Potterliteracy: Cross-Media Narratives, Cultures and Grammars

By Burn, Andrew | Papers: Explorations into Children's Literature, November 2004 | Go to article overview

Potterliteracy: Cross-Media Narratives, Cultures and Grammars


Burn, Andrew, Papers: Explorations into Children's Literature


There is something Janus-faced about the Harry Potter novels. As Nicholas Tucker observes (1999), they look backwards in time to their sources in folktale and children's literature: to the orphan changeling stories of fairytale and of Frances Hodgson Burnett: to the magical characters and anthropomorphic animals of Victorian and Edwardian children's literature, from The Princess and the Goblin to The Phoenix and the Carpet, to the portals and parallel worlds of the Chronicles of Narnia; to boarding-school stories from Tom Brown's Schooldays to Jennings Goes to School; to the obsession with tuck in the post-war stories of Enid Blyton. On the other hand, as Tucker also points out, they are also rooted in the contemporary moment. Tucker's argument here is that they contain structures influenced, above all, by the images and practices of video-games. He cites, among other things, the arcade-like game of Quidditch; and the lists, maps and other means of puzzle-solving and game-survival that characterise the books.

The question of whether games influence books or the other way round is perhaps debatable in this case: Tolkien's stories also have maps, lists, puzzles and so on: The Lord of the Rings gave rise to one of the most popular of modern game-genres, the RPG(roleplaying game); and, as Marie-Laure Ryan observes (2001), some stories are ideally adapted to serve as the basis of games. In the same way, the Potter stories may be organised around the kinds of structures that make good games: quests, magical objects, helpers, monster opponents, a bounded fantasy world, a puzzle dynamic. However, Tucker's thesis is generally convincing, and, in the context of the film and computer game adaptations which form part of the AOL-Time-Warner franchise which has acquired the Potter rights, prompts some urgent questions for the teaching of literacy and literature. We can no longer afford to see literature as an entirely distinct mode and culture, with its own distinct literacy, as early studies of the relation between games and writing show (Beavis 2001, McClay 2002, Mackereth and Anderson 2000). The books have grown into a cross-media craze, in which children's engagement extends across novels, films, computer games, the internet, and a range of merchandise worthy of StarWars. We need to think, then, how different literacies come into play, how they connect, what they have in common. We also need to consider how these are located in the context of children's contemporary media cultures--the games they play, the films and TV programmes they watch, the comics they read. However, it is worth remembering that such cross-media cultures are not by any means a new phenomenon; Margaret Mackey (2001) compares the Potter franchise to the growth of Frank L Baum's Wizard of Oz series a hundred years ago, and its extensive (and lucrative) adaptation into plays, comic strips and trading cards.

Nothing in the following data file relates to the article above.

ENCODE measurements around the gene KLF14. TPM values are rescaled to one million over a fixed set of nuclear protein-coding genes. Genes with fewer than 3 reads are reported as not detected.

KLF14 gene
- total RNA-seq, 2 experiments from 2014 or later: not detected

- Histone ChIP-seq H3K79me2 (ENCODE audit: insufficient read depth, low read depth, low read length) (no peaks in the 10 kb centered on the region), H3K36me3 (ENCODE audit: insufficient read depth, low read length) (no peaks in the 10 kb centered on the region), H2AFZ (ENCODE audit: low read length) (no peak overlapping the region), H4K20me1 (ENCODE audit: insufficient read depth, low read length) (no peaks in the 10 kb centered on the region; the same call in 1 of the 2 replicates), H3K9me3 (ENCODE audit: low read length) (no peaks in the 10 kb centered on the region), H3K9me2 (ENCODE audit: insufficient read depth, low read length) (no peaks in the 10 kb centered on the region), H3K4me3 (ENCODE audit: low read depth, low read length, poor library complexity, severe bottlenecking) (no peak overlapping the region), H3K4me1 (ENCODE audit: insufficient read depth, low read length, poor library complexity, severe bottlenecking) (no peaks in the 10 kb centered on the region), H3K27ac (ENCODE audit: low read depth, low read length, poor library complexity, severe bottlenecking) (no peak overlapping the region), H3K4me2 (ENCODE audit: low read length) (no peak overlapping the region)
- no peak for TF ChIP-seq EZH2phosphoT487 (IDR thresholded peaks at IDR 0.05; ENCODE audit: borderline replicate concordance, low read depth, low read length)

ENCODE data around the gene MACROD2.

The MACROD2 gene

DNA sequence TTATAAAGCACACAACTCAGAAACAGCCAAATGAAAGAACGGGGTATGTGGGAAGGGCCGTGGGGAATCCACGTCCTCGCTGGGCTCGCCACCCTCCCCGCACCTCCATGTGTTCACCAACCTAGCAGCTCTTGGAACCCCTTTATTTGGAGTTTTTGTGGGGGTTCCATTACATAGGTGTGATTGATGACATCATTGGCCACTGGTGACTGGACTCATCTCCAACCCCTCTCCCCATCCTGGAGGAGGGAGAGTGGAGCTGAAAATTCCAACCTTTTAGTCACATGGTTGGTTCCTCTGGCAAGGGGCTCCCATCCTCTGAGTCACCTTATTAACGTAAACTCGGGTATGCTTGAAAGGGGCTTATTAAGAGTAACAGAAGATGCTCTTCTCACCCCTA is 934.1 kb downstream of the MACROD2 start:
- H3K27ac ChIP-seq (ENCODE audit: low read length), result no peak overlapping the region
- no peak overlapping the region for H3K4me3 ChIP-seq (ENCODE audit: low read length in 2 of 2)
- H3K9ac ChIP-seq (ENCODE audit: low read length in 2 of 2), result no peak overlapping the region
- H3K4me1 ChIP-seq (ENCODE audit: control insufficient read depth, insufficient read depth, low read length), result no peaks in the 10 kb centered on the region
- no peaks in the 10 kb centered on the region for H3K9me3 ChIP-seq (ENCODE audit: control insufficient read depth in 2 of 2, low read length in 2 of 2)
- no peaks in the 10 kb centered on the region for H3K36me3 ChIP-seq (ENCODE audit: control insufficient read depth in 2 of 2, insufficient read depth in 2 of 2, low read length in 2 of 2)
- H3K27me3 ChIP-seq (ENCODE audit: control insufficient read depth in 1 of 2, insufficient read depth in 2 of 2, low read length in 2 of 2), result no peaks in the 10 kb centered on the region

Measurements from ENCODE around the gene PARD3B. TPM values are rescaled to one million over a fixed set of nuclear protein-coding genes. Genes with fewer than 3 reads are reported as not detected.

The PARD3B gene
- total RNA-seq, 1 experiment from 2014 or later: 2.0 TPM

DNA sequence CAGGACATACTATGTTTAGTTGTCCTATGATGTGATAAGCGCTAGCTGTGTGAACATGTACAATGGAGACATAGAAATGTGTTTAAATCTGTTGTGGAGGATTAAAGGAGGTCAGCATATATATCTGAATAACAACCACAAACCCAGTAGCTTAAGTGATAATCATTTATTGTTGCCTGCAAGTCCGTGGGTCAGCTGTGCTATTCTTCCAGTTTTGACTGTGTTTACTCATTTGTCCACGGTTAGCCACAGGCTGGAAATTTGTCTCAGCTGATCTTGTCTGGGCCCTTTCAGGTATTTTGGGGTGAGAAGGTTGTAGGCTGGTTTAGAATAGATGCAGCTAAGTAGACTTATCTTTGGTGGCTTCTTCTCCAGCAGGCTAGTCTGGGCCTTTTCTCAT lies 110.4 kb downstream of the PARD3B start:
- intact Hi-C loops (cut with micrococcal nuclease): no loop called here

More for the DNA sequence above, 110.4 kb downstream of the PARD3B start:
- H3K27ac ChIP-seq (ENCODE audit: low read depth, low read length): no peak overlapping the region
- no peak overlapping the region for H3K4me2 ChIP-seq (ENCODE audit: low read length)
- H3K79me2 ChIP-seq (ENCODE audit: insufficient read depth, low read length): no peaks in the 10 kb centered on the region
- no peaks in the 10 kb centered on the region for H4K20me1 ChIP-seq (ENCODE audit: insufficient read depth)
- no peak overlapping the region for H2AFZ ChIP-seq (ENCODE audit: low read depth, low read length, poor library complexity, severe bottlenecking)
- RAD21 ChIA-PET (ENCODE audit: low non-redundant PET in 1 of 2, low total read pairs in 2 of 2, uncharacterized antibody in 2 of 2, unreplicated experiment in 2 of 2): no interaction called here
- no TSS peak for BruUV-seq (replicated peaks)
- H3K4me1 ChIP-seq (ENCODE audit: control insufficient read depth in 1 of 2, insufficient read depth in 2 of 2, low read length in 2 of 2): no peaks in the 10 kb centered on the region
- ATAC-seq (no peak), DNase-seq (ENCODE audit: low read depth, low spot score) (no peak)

This is an opportunity to think hard about the rhetorics of multiliteracy and media literacy. What exactly do these mean when we look at the detail, at the 'micro-level' of literacy (Buckingham 2003)? How does a particular image or narrative moment 'translate' across different media? If we expect children to learn about the notion of 'character' in literature or film, what does this mean in the context of a game? If they learn the category of 'verb' in language, how do we talk about this category in film? How is the 'verb' different in the interactive media of computer games? And how do these processes relate to macro-literacy, to the broader cultural experience of books, films and games within which such meanings are situated?

And what are these different formal structures representing? At the heart of this question. I want to place the question about the social purpose of Harry Potter for children, and the forms of agency the character represents. This question runs through the literature: is the figure of Harry Potter essentially like the fairytale proxy for the child, pleasurable because he offers at least a fantasy of power in a world run by adults (Black 2003)? …

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